There's more to social work than the stereotype of removing children from their families. Those working in the profession tackle some of society's most complex problems
Every day social workers support millions of people to make positive changes in their lives. In the role you'll work in a variety of settings such as local authorities, NHS trusts or the voluntary and private sectors with a diverse client base including children, adults, the elderly, families and those with disabilities, addictions, learning difficulties and mental health issues.
Local authorities are struggling to recruit full-time social workers and due to the overstretched nature of Children's Services there's an increasing demand for enthusiastic, forward-thinking graduates to fill vacancies.
According to government statistics there were 29,470 full-time children and family social workers as of September 2018. The number of vacancies stood at 5,810.
Gain social work qualifications
Social work is a graduate profession so you need to be educated to at least degree level in order to qualify as a social worker.
There are a number of routes you can take into the career. The most obvious one is to study for an undergraduate degree in social work. The majority of intuitions provide Bachelors courses in the subject, so do your research to find out which is the right one for you.
If you're first degree was in an unrelated subject your next option is to consider a Masters in social work (MSW). Search postgraduate social work courses.
If you'd prefer a more hands-on approach there are a number of fast-track training programmes on offer to graduates of any discipline.
To be eligible for the governments Step Up to Social Work programme you'll need a 2:1 or a 2:2 and a Masters in any discipline except social work.
On the two-year Frontline programme you'll earn a postgraduate diploma and a Masters degree.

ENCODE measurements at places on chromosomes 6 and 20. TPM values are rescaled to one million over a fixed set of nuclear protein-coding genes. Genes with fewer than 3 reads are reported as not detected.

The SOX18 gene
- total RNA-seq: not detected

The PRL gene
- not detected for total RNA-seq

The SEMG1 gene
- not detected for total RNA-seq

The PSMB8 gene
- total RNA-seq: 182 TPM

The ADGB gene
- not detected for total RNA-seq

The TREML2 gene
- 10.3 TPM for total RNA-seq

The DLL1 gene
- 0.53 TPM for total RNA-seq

To register for the Think Ahead programme you'll need a 2:1 or higher in any subject other than social work.
For a more comprehensive guide to social work qualifications and social work bursaries, see social work courses.
Do a social work apprenticeship
A relatively new development, it's now possible to qualify through a social work degree apprenticeship.
Taking approximately 36 months, on completion apprentices gain an Honours degree in Social Work, enabling them to register with Social Work England, the new regulator for social workers.
Apprentices on the scheme earn while they learn as they undergo a mixture of on-the-job training and university study, with a minimum of 20% of an apprentice's paid working hours spent in off-the-job training. The beauty of degree apprenticeships is that you can qualify into a graduate role without having to pay tuition fees or being burdened by student debt.
Degree apprentices receive at least the National Minimum Wage, currently £3.90 although employers have the freedom to pay considerably more.
Learn more about apprenticeships.
Develop essential social work skills
To become a successful social worker you'll need to be skilled in the following areas:
- Active listening - entails listening, paying attention to and remembering what others tell you and demonstrating this through appropriate body language and responses. It's not only essential to collecting client information but also to establishing trust.
- Boundary setting - the nature of the work means it's easy to get emotionally invested in cases. Setting boundaries ensures that professional lines aren't crossed and keeps you focused on the end goal.
- Critical and creative thinking - being able to think on your feet enables you to make important decisions and solve complex problems based on your knowledge, understanding and analysis of a case.
- Communication - both written and verbal. Social workers need to communicate with a variety of people in a number of different ways, be this talking to clients face-to-face or over the phone, presenting cases to colleagues or making written referrals. All communication must be clear and articulate in order to be understood.
- Interpersonal skills - social work is all about building relationships with clients so being able to work with people from all backgrounds is crucial.
- IT - you'll need to keep up-to-date, accurate records of all cases and complete a substantial amount of paperwork, so proficiency with computers is essential.